Sign up for our newsletters   

Baltimore City Paper home.
Print Email

Third Eye

Saturday Night Live

By Afefe Tyehimba | Posted 3/12/2003

If there's one thing that parents of pre-driver's-licensed teenagers can count on, it's having to provide shuttle service to and from shopping malls. Called to duty last Saturday evening, I wound up at Towson Town Center, and decided on a whim to hang around until my kid and her small crew had no more jingle in their pockets. It was 6 p.m., and I figured they'd last two hours, max.

After arranging a rendezvous place and time, I split off and headed for the food court. Like most midriff-challenged adults in similar straits, I figured a slice of pizza wouldn't hurt since I'd walk--uh, stroll--off some calories afterward. Alone and situated at a corner table near an automated-teller machine and an escalator (respectively, my worst enemy and best friend at the mall), I enjoyed some leisurely people-watching--a rarity for on-the-run shoppers like myself.

Not surprisingly, much of what I saw and heard--the baggy gear and odd slang--reflected the changing times. More unexpected were sudden thoughts about how changing times can make us grown folks ponder our youth and how we've changed.

For instance, while scanning the throngs of people--five youngsters for every adult--that wandered every which way in the mall, my eyes landed on a blonde girl who looked maybe 22. Teetering on five-inch heels, the girl tittered when a guy who appeared to be her fella--obviously taken with his date's tight, sheer, pink nylon flower-print dress with a frill trim--grabbed the girl's tush and whispered something in her ear. They headed to the cash machine where, while she made a withdrawal, he rubbed her behind as though it were Buddha's belly.

As a mother, I imagined shooting eye-daggers at the young man while urging the young girl to get a better sense of her self-image and worth, especially in such a public place. Just then, though, I recalled an afternoon trek through Manhattan with my young beau at 18, wearing a pair of spike-heeled mules and enough red lipstick to paint a mural. Then, in front of God and everybody, we sloppy-kissed on the steps of a church (well, he had just proposed).

Ignoring a crick in my knee, I rose from the table, silently wished the young couple well, and went to browse in stores while bargaining with my metabolism.

Walking around, it became clear that on Saturday nights at the mall nobody buys bed sheets, blenders, or wind chimes--things favored by adults who want to spruce up their homes. No, nights like these are the stuff of athletic-apparel designers' dreams. This is when young female fashionistas swarm to buy whatever reminds them of J.Lo, Ashanti, and Missy "New Waistline" Elliott. And this is when clusters of young fellas gather to reinforce the Venus-and-Mars gender theory: the smaller and tighter girls' clothing, the looser and longer theirs.

Sitting cross-legged on a wooden bench, I honed in on the young black men in particular. They are part of a dwindling population, news headlines and public studies tell us. These young men are the reason why women on streets and in elevators clutch their purses tighter, and why some suspecting minds would surmise that, between them all, there must be a kilo of crack cocaine in this mall at this moment. It takes me 15 minutes or so to start ignoring all the reasons I've read or heard in the media why young, African-American males should either be feared or feared for.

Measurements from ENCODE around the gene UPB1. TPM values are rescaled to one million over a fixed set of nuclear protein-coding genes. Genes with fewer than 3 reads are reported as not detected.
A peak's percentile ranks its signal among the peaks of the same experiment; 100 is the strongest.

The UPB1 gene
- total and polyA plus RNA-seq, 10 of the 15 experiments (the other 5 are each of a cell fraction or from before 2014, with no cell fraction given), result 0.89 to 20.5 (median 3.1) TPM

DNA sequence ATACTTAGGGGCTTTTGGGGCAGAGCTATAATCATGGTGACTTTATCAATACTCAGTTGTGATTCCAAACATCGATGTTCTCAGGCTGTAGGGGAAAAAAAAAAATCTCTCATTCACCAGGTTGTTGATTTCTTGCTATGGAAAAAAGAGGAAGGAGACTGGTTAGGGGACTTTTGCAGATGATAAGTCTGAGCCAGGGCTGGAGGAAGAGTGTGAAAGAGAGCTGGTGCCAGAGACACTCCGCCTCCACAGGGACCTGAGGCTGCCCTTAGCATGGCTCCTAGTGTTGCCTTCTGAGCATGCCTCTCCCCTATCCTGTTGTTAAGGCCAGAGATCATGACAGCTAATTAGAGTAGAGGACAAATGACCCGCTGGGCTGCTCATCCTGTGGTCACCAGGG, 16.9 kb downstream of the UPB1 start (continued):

Eyes closed for a moment, I remembered playing four-square with boys like this, except they wore Afros, polyester knit pants, and moo-moo shirts instead of baseball caps, braids, and knee-length jerseys. Some of them carried "pieces," not Glocks; they sold "joints," not trees; and many of them died, went away, or straightened up their act. We girls didn't fear them because we knew them; tonight, I watch and listen to youngsters I don't know.

Before long, I hear snippets of talk and laughter about girls and perfume, and more talk about "going with" girls. Finally, to my utter amusement, there is talk about mothers--otherwise known as playing the dozens, a rite of passage in many black communities where verbal repartee once outpaced violence. Though I'm now a mother, the cultural continuity of such child's play was heartwarming.

At the appointed time and place, my kid showed up with her crew of giggling girls, all comparing purchases as if they were grades after final exams. Who got the best sale? The cutest blouse? No, I thought, the mall isn't like a skating rink, a bowling alley, or other recreational outlets designed for young people to hang out at on Saturday nights. But here, I'd enjoyed watching them do their thing, like I once did mine.

Related stories

Third Eye archives

More from Afefe Tyehimba

Here's Looking at You (5/19/2004)
...I've gradually discovered that my heart's got issues when it comes to whatever place I call home.

Sappy Anniversary (5/12/2004)
Suburban flight isn't the only reason many schools have resegregated almost organically, especially in cities, like Baltimore, with vast "minority" populations.

Om (5/5/2004)
Efforts to snuggle closer to the Big Dawg seem more doable--not to mention, if heaven awaits, more worthwhile.

Comments powered by Disqus
Calendar
CP on Facebook
CP on Twitter